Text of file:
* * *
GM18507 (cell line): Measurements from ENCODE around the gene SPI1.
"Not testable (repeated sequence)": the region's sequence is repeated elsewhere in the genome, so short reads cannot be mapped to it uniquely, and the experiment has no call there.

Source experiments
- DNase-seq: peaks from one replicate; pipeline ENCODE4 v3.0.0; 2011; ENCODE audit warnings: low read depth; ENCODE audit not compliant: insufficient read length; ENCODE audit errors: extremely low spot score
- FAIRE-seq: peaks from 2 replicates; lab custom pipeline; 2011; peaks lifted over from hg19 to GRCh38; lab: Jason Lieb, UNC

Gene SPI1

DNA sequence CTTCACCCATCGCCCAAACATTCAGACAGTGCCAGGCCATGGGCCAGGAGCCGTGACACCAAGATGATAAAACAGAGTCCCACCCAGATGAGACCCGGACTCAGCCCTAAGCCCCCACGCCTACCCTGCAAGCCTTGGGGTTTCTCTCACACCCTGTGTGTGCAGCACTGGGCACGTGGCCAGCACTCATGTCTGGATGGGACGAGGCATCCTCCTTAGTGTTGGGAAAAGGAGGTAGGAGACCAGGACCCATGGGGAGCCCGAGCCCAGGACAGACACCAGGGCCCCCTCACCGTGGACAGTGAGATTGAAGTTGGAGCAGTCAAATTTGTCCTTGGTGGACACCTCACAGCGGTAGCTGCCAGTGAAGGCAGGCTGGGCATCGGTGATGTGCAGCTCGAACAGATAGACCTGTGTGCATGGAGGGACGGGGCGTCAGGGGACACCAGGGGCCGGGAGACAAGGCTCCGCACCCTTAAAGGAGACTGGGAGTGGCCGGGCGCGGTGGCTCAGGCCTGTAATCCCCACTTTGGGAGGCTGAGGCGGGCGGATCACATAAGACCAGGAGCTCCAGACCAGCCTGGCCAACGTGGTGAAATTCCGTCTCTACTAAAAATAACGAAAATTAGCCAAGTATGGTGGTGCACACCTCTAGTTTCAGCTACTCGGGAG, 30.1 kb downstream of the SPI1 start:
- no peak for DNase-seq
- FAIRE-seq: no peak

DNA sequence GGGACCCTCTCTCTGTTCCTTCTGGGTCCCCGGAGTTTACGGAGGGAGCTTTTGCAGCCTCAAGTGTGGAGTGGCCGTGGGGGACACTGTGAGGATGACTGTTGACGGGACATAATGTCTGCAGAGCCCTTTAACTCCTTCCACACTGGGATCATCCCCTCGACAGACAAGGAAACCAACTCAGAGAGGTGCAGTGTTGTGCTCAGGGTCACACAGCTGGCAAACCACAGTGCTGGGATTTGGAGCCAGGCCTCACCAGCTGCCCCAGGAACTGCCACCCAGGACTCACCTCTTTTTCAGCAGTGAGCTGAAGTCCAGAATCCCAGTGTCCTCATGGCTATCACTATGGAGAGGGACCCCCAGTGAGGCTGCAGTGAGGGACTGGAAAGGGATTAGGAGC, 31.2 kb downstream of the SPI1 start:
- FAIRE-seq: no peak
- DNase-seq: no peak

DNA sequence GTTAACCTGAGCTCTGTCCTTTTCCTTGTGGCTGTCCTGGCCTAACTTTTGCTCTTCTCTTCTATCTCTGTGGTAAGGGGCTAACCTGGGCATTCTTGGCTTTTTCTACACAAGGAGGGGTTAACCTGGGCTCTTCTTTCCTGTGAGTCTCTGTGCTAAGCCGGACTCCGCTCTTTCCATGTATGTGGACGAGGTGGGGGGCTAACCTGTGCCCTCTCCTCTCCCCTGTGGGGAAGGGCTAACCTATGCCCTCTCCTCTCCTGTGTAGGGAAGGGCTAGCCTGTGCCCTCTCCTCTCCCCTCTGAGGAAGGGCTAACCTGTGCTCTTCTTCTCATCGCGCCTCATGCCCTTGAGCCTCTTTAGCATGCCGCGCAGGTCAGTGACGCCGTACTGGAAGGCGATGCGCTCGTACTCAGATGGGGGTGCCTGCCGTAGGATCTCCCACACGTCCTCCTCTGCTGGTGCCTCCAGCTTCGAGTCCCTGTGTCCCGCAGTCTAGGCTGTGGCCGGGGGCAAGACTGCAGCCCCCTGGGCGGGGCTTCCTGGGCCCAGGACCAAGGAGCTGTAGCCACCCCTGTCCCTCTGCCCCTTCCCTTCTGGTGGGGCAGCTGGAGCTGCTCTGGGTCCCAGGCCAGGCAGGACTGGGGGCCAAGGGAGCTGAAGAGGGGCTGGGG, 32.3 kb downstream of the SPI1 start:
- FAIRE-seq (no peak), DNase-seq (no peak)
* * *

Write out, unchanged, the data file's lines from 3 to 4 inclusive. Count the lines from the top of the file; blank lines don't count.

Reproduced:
Source experiments
- DNase-seq: peaks from one replicate; pipeline ENCODE4 v3.0.0; 2011; ENCODE audit warnings: low read depth; ENCODE audit not compliant: insufficient read length; ENCODE audit errors: extremely low spot score